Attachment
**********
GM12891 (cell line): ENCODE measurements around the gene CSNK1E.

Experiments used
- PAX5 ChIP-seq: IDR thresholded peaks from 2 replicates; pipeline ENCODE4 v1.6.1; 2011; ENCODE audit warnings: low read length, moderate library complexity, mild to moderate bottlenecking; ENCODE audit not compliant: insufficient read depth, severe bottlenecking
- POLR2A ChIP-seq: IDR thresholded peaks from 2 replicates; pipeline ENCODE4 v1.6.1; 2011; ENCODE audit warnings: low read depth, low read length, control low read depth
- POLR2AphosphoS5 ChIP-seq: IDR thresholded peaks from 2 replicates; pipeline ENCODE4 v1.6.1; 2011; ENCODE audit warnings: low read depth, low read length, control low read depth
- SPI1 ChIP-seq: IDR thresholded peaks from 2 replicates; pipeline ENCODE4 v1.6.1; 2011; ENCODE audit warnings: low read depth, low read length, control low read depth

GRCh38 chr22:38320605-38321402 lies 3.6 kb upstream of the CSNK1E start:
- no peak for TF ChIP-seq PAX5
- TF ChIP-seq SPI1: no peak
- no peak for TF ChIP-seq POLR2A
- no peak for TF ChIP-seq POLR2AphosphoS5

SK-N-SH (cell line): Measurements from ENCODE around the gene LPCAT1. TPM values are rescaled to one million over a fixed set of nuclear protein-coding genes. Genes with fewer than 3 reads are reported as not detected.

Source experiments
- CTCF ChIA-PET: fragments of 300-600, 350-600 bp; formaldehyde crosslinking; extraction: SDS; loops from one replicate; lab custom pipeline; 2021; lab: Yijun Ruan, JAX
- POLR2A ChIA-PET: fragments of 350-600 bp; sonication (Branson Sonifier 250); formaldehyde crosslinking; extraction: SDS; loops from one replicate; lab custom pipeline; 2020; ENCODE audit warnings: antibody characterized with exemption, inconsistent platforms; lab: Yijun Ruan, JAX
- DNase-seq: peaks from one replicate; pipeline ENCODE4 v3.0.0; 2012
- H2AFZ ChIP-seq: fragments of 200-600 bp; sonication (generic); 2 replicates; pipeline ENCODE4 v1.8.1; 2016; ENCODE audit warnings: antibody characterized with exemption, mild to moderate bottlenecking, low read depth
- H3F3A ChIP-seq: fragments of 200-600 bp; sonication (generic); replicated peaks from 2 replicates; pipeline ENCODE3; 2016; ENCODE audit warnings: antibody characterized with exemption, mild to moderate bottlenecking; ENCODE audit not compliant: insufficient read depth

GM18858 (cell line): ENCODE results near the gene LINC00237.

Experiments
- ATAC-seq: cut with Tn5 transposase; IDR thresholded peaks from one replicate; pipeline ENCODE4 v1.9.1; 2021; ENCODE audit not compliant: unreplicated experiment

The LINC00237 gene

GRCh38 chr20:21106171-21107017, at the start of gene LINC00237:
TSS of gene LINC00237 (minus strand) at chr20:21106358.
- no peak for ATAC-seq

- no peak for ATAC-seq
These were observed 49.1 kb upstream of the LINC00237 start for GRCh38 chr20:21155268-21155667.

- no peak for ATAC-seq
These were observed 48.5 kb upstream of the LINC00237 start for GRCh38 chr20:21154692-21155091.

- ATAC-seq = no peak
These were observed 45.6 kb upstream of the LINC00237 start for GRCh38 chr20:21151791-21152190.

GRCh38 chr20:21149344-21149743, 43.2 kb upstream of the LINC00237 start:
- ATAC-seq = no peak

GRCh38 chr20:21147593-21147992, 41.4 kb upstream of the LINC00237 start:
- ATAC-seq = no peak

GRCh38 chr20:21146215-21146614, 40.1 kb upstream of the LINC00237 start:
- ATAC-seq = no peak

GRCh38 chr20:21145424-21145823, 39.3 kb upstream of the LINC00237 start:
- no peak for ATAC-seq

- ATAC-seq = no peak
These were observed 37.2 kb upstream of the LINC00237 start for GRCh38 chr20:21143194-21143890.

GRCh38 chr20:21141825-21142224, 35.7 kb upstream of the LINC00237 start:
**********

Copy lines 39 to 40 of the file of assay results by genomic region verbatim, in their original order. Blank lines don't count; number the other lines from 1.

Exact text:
- no peak for ATAC-seq

- ATAC-seq = no peak